1. Research the car you want and then research the dealerships that have that particular car in their inventory. Sites like www.cars.com will allow you to search for used cars by price, mileage, distance from your home, etc. Ideally, you want to have at least three very similar cars in mind when you finally visit a car lot. If you don’t like the deal at one dealership, just drive down to the next dealer.
  2. The highest level of depreciation occurs in the first two years after a car has been purchased. Asking prices for two year old cars can be 30-40 percent off the original list price of the car depending on the make-model. Look for a car with low mileage and still covered by the manufacturer’s warranty. Be sure to ask about prior ownership and be sure to ask if the vehicle was a rental car. Rental cars are not typically well cared for and their value is usually well below market value because of that.
  3. If you want the best price, do not let the seller know how much you like the car.  Instead of pointing out all the things you like about the car, point out all the things you do NOT like about the car. Take a test drive and again be sure to point out all noises and obvious problems with the vehicle whether small or large. Make sure you question everything.
  4. Negotiate the price, not the payments. If you focus on the payments, you could end up with a more expensive car than you want, longer payment terms than you want, a higher interest rate than you want or products that you don’t need or want such as “personal assistant”, “environmental package”, “etch”, “key care”, “ pro-pack” or “credit life” just to name a few.
  5. When making an offer, act like you’ve researched the average price for the vehicle (hopefully you have) and then make an offer that is roughly 15% less than the asking price. If the asking price is much higher than what the vehicle is worth, then start lower! If the salesperson turns you down, wait for them to make a counteroffer. Do not try and justify your offer. Wait in silence until they respond. If he plays hardball and the price isn’t a good deal, move on to the next car or the next car dealer. If you are buying a car from a private seller, ask the seller what he or she needs to get out of the car which is different from asking the price.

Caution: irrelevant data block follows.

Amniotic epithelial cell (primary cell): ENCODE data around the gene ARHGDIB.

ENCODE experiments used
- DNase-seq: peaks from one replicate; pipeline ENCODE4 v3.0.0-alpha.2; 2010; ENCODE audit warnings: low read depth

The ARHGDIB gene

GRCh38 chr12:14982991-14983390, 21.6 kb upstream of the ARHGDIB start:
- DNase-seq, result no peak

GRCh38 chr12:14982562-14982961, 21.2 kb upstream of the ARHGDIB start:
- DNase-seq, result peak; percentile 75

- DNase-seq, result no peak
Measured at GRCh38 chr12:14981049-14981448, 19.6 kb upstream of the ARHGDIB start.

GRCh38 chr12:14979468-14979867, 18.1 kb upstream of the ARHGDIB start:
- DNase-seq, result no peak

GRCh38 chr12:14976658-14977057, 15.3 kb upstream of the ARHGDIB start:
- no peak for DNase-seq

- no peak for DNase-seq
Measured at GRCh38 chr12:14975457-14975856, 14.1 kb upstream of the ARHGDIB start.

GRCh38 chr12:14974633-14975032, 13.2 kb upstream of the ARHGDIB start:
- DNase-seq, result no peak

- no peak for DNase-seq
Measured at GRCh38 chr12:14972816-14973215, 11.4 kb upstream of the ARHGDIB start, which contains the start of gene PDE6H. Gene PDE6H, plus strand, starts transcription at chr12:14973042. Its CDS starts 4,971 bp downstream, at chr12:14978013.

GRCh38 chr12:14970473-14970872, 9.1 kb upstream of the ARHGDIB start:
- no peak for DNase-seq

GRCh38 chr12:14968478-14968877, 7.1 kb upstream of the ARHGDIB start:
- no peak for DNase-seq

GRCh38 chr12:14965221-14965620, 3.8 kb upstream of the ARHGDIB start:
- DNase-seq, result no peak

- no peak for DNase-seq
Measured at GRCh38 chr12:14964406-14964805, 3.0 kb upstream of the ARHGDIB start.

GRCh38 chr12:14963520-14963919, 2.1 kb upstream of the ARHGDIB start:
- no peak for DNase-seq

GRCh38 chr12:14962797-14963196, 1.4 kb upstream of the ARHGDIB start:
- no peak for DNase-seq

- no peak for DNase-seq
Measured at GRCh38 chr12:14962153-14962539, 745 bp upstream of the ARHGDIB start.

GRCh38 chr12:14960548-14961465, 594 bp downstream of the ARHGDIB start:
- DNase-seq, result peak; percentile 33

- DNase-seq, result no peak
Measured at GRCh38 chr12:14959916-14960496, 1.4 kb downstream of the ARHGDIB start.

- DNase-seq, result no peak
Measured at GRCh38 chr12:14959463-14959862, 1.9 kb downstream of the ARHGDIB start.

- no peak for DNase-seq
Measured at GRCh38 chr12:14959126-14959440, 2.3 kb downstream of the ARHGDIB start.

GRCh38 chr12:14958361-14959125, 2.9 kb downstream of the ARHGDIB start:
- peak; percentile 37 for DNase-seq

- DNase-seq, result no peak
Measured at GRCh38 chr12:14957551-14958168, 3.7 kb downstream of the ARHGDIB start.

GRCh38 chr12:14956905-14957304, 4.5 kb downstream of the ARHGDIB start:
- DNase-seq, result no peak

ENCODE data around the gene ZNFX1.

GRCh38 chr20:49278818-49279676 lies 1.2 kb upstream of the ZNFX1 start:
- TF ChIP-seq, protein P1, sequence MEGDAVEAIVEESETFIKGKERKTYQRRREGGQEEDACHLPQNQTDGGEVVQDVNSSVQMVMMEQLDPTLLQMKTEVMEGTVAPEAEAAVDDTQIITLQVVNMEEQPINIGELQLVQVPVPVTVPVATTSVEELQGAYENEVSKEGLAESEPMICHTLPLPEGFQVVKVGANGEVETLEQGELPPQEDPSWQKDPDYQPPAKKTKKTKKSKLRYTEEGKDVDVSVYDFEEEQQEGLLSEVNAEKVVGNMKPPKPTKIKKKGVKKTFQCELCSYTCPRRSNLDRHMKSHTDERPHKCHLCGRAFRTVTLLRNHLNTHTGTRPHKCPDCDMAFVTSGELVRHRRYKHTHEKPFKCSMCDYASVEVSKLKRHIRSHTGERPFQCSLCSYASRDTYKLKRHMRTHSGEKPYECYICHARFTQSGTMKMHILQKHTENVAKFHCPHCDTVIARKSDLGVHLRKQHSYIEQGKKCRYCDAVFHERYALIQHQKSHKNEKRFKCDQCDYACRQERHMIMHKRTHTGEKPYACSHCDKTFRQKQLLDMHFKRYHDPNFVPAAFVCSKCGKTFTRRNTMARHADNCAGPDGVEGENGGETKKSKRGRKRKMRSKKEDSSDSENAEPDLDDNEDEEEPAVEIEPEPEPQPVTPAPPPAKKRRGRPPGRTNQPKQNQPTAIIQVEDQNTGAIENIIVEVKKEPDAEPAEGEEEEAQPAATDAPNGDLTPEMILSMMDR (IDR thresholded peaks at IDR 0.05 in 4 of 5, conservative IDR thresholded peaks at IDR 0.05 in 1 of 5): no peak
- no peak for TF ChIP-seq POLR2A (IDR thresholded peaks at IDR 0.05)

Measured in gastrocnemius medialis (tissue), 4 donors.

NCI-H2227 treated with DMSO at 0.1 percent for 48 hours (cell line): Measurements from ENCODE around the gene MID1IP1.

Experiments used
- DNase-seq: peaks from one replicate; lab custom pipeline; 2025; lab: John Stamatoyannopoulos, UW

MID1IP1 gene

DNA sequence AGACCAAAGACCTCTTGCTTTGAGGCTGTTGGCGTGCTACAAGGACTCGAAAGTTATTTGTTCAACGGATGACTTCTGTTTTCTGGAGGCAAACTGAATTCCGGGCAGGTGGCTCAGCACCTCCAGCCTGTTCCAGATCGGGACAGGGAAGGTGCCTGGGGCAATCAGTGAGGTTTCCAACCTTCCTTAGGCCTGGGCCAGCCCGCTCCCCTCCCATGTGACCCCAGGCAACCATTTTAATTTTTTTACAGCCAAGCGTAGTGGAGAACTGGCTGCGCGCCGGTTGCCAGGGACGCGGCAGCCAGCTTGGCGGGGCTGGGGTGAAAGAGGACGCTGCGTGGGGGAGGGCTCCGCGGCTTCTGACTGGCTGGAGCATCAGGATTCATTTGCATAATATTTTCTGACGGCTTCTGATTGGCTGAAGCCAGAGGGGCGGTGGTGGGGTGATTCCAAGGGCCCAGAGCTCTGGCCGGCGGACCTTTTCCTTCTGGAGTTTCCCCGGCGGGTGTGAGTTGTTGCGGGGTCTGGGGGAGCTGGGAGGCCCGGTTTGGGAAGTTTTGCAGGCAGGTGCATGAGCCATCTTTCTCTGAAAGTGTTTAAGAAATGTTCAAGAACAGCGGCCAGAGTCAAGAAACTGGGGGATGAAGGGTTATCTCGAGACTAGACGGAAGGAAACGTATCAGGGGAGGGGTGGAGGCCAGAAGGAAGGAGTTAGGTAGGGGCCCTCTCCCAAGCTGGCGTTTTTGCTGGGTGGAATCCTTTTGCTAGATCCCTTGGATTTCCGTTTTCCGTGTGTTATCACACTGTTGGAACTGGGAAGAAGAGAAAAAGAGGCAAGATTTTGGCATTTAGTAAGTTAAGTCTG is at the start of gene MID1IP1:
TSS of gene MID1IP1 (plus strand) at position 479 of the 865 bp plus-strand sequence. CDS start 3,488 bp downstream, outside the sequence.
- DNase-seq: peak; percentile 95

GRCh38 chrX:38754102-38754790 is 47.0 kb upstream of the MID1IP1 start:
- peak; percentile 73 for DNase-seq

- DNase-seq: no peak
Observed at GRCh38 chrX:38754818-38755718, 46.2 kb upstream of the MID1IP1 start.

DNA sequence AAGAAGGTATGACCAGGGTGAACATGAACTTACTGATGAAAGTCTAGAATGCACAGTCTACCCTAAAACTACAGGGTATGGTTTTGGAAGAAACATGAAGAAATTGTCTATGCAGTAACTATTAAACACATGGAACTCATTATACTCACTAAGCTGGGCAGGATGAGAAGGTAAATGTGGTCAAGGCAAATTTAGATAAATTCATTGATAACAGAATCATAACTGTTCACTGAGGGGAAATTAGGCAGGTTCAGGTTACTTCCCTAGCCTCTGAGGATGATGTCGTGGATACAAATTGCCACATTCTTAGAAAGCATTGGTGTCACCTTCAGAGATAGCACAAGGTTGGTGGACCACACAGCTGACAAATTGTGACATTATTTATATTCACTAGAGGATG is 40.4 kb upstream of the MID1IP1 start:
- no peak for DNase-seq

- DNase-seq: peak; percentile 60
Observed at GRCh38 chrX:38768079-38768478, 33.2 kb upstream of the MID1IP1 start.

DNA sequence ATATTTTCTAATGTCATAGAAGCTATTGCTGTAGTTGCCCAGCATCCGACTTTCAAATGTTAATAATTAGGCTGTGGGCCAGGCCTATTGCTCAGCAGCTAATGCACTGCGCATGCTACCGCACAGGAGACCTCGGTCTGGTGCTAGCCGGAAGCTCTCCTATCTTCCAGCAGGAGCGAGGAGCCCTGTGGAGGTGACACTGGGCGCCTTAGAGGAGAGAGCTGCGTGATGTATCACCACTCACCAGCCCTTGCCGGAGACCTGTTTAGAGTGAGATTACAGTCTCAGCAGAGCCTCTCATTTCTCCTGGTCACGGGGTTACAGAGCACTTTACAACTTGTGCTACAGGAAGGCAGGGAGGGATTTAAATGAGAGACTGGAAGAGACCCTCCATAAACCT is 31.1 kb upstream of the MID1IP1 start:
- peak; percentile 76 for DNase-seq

6. Dealer arranged financing may not be your best rate. If you know the car you want and the approximate cost, call your local bank or credit union to check rates. If you think the dealer has offered you a competitive rate ask them what the “buy rate” is. The buy rate is the lowest interest rate the buyer qualifies for. If the dealer won’t show or tell you what it is, then you are probably paying a higher interest rate than you have to.
  7. Stay in control. Don’t sign a blank contract. Run, don’t walk, when a car dealer asks you to sign multiple versions of your sales paperwork. Ask to see and have explained every piece of paper you are asked to sign. Keep your car keys with you at all times so you can walk out at any time.
  8. Get every dealer promise in writing. Nothing counts if it is not in writing and make sure it is signed by the sales person or car dealer. If they say they will put new tires on the car or fix a check engine light, make them write it down, and then sign and date it. If they give you a “we owe” slip, make them sign and date it. If they say you’ll get a 6 month warranty, then get it in writing.
  9. Don’t sign an arbitration agreement. An arbitration clause kills your right to go to Court no matter what the car dealer does to you. If the car dealer is afraid to let you go to court, then you should be afraid of the car dealer.
  10. Remember, there is NO three-day right to cancel unless the dealer writes it down on the sales contract. Before you sign anything, ask about the dealer’s return policy and get it in writing so you don’t waste your money.


If you have a problem with the used car or truck that you purchased, we have the solution.

Additional Resources

There are lots of sources for advice about buying and leasing motor vehicles on the internet. Here’s a few things to watch out for so you don’t waste your time or your money.

The negative equity car dealer scam explained.
The problem with arbitration
The window etching theft protection ripoff
Laundered lemon cars – it can happen to you
A car dealer’s dictionary of slang terms and their meanings
Are you a victim of fraud?
50 state lemon laws explained
How to write your own lemon law complaint letter.